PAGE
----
- Wildlife Crime Initiative: A long-term, collaborative initiative between WWF and TRAFFIC to help tackle the global poaching crisis and unprecedented surge in organised wildlife crime, which threatens the survival of iconic species and undermines national security, the rule of law and sustainable development.
- Changing consumer behaviour: Persuading consumers to make informed choices when buying wildlife-based products.
- Encouraging people to use their local wildlife sustainably: Working hand-in-hand with communities to provide practical help to develop sustainable livelihoods and conserve natural resources.
- Working with the private sector: Promoting sustainable wildlife trade.
- Backing the enforcement of appropriate wildlife trade laws: Supporting the enforcement of CITES, which regulates the international trade in wildlife; providing tools, training and funding; encouraging cross-border cooperation; funding critical research; and raising public awareness about illegal and unsustainable trade issues.
- Promoting new laws for the control of wildlife trade, when appropriate: WWF has contributed to achieving protection under CITES for several marine and timber species, such as the humphead wrasse, great white shark, and the Asian commercial timber species, ramin.
- Working at the 'top level': Advocating to ensure that the mandate of multilateral environment agreements, such as CITES, are not weakened or over-ruled by institutions, such as the World Trade Organization, which pursue economic priorities with little consideration for their long-term, environmental impacts.
Latest News & Publications
Collaboration key to tackling corruption and financial crime in wildlife crime
New publication and panel at anti-corruption conference highlight need for conservationists and ...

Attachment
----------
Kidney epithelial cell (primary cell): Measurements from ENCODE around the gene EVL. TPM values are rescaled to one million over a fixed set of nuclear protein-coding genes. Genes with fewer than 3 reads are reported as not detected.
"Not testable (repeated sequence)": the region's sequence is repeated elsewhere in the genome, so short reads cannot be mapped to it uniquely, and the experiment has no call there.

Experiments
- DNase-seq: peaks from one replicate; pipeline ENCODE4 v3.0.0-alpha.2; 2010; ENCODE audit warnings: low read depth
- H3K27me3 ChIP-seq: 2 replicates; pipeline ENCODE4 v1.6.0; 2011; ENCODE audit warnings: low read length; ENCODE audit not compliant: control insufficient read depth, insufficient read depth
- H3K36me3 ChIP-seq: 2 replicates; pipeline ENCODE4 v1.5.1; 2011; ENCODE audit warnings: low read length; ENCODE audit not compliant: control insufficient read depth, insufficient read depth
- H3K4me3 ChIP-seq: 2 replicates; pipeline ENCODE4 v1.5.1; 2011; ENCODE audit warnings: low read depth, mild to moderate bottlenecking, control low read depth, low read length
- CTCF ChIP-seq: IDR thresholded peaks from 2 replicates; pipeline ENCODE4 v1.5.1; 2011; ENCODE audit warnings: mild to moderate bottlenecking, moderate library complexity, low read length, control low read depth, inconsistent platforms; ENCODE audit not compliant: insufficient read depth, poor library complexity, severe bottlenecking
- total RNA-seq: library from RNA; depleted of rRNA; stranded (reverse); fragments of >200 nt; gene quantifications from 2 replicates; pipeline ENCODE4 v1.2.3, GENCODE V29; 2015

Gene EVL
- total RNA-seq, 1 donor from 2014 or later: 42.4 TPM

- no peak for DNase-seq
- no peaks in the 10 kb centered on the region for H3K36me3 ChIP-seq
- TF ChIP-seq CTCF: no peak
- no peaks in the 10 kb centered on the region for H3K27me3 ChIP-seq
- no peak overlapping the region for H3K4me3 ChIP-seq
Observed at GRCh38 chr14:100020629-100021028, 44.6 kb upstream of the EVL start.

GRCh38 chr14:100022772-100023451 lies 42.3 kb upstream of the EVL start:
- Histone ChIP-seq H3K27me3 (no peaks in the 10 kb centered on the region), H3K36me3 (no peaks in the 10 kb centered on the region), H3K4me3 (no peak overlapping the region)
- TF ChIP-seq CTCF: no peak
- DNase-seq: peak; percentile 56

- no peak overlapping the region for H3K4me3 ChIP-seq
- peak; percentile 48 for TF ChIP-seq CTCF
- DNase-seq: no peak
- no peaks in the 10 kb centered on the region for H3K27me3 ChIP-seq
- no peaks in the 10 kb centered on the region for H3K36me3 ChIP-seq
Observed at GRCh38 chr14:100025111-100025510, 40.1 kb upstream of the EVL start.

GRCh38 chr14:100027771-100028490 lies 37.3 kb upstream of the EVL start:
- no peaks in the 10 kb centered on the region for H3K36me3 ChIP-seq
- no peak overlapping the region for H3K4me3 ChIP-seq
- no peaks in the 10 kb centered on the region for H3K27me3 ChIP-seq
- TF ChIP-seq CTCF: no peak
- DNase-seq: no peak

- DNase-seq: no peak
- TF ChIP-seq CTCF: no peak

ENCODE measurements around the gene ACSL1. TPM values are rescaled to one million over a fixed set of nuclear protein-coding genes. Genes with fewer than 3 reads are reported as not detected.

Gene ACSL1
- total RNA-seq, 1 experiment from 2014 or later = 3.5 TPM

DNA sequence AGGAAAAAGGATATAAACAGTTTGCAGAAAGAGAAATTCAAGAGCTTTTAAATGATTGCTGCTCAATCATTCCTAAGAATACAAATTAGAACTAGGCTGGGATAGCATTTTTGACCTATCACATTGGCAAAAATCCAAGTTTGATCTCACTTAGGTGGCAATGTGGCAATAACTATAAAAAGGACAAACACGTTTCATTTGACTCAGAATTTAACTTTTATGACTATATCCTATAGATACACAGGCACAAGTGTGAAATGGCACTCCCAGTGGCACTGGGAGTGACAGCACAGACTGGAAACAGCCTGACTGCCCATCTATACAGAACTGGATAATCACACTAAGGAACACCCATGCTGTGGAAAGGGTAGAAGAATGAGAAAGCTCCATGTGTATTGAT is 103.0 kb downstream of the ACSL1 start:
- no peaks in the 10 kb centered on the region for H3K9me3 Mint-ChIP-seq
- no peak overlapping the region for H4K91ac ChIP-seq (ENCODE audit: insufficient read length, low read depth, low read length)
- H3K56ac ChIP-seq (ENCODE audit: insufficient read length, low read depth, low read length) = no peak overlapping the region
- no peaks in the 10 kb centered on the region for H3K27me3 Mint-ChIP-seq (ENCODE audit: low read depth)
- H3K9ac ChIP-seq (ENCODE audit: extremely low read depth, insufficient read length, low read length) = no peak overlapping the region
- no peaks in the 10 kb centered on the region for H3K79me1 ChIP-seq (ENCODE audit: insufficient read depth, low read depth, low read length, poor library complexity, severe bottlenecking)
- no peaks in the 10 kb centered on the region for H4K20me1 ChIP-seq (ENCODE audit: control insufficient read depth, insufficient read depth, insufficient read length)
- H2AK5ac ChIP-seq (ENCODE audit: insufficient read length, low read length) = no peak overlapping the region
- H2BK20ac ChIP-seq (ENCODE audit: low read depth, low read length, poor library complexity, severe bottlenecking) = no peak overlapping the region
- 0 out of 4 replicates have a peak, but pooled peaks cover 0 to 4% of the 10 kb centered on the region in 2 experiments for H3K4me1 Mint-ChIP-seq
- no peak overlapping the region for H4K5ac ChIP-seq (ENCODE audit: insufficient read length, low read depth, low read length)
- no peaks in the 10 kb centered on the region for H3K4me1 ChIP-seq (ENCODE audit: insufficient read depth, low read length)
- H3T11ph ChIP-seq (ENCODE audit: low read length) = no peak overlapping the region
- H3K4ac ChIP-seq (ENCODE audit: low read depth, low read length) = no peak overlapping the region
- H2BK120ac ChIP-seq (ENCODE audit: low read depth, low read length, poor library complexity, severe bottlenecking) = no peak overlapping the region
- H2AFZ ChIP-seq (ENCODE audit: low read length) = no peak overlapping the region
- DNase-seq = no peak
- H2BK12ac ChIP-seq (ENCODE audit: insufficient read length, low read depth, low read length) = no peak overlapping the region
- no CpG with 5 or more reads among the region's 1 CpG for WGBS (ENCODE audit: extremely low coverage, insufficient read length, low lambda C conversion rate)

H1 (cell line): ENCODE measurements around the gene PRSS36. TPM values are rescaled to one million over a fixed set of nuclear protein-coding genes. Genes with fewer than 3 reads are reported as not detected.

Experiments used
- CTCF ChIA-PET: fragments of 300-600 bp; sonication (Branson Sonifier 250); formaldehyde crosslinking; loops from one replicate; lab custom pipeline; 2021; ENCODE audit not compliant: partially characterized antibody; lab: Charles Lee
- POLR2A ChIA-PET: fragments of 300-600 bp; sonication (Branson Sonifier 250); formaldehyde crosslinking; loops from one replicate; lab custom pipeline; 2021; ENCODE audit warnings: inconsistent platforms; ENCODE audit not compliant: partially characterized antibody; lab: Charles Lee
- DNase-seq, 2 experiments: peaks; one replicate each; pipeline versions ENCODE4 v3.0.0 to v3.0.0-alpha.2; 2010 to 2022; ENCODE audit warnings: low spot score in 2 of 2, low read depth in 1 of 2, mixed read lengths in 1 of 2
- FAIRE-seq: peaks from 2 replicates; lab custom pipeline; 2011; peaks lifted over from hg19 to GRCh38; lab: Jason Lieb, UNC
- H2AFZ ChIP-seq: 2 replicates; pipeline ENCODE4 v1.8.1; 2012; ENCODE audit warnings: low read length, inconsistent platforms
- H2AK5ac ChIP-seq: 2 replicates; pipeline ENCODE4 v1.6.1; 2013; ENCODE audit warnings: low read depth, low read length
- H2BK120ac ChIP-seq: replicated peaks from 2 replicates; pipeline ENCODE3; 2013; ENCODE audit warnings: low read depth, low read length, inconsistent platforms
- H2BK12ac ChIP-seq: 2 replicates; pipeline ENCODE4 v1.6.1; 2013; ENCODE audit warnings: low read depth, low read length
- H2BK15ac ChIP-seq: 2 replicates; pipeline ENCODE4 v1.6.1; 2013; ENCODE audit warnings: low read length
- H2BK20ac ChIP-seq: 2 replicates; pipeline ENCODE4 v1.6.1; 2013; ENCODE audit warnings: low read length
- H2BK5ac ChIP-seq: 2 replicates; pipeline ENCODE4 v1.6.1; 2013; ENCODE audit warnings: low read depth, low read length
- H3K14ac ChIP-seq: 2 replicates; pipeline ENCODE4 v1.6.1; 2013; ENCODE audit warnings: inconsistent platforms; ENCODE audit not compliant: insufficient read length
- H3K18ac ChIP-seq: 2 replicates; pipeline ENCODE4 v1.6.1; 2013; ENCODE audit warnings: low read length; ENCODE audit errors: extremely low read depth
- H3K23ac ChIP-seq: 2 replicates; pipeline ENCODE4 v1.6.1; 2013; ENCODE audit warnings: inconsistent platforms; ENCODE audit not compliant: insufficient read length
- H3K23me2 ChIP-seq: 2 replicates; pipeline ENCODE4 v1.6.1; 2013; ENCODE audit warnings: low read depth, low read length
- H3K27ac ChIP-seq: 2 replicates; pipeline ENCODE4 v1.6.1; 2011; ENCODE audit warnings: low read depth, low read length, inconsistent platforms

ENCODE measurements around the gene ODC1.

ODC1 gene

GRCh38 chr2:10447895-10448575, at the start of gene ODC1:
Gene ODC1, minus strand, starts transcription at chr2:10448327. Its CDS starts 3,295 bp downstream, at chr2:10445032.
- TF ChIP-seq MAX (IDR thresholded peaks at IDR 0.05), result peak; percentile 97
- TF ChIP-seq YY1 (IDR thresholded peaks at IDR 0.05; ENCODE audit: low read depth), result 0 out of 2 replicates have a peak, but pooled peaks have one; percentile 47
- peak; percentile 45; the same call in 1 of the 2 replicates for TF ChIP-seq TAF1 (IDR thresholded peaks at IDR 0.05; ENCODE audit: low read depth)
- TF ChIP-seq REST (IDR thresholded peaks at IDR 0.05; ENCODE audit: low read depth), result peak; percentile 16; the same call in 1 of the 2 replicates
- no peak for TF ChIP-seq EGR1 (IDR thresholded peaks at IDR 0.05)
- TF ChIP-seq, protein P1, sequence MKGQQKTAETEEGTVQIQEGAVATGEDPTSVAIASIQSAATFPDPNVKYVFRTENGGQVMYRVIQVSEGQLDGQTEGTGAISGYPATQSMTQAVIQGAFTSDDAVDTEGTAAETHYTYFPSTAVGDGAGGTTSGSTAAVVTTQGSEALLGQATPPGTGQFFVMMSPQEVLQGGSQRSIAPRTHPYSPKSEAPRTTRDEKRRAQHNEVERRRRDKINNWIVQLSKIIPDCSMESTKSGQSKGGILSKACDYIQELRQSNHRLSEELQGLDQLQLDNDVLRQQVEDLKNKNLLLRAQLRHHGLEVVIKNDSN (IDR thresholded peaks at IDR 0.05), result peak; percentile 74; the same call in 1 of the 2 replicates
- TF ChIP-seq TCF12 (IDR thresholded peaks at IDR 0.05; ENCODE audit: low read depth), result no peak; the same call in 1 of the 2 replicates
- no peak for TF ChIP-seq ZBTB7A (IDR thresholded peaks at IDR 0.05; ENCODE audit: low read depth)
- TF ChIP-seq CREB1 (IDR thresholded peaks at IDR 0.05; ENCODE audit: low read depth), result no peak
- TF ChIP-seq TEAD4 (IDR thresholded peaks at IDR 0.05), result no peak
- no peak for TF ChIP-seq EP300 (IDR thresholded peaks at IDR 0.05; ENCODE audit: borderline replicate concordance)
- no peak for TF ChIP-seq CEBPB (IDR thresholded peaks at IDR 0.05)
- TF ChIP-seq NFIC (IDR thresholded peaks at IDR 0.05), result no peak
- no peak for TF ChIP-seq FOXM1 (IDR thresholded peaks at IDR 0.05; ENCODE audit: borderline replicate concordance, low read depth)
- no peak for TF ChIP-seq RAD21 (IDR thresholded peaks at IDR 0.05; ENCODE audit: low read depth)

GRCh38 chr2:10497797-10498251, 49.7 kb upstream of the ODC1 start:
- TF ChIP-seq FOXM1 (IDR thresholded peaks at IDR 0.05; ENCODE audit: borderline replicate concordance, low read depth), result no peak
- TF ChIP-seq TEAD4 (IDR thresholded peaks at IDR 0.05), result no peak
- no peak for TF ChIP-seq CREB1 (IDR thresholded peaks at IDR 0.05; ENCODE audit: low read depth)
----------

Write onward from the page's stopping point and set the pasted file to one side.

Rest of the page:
No reduction in poaching pressure as African elephant population keeps falling
Around 20,000 elephants are being killed illegally each year for their tusks
Asian infrastructure boom could be end of the road for tigers
Analysis marks halfway point of global campaign to double wild tigers
Global petition calls for Viet Nam to end illegal wildlife trade
225,000 people sign WWF petition to crack down on rhino horn, ivory and tiger trade
WWF Reaction to the Hanoi Statement on Wildlife Crime
Step forward but lack of ambition was disappointing
Viet Nam and all Greater Mekong countries must close illegal wildlife markets
Hanoi illegal wildlife trade conference is perfect place to start
Surge in seizures of captive-bred tigers strengthens call for Asia to close all tiger farms
Governments must announce end to farms at Hanoi conference
Elephant poaching costs African economies US$25 million per year in lost tourism revenue
New research shows investing in elephant conservation is smart economic policy
Hundreds of snow leopards poached each year
New report confirms worrying scale of illegal killing
Trekking the Himalayas to set up camera traps
Capturing snow leopards on film in North Sikkim in India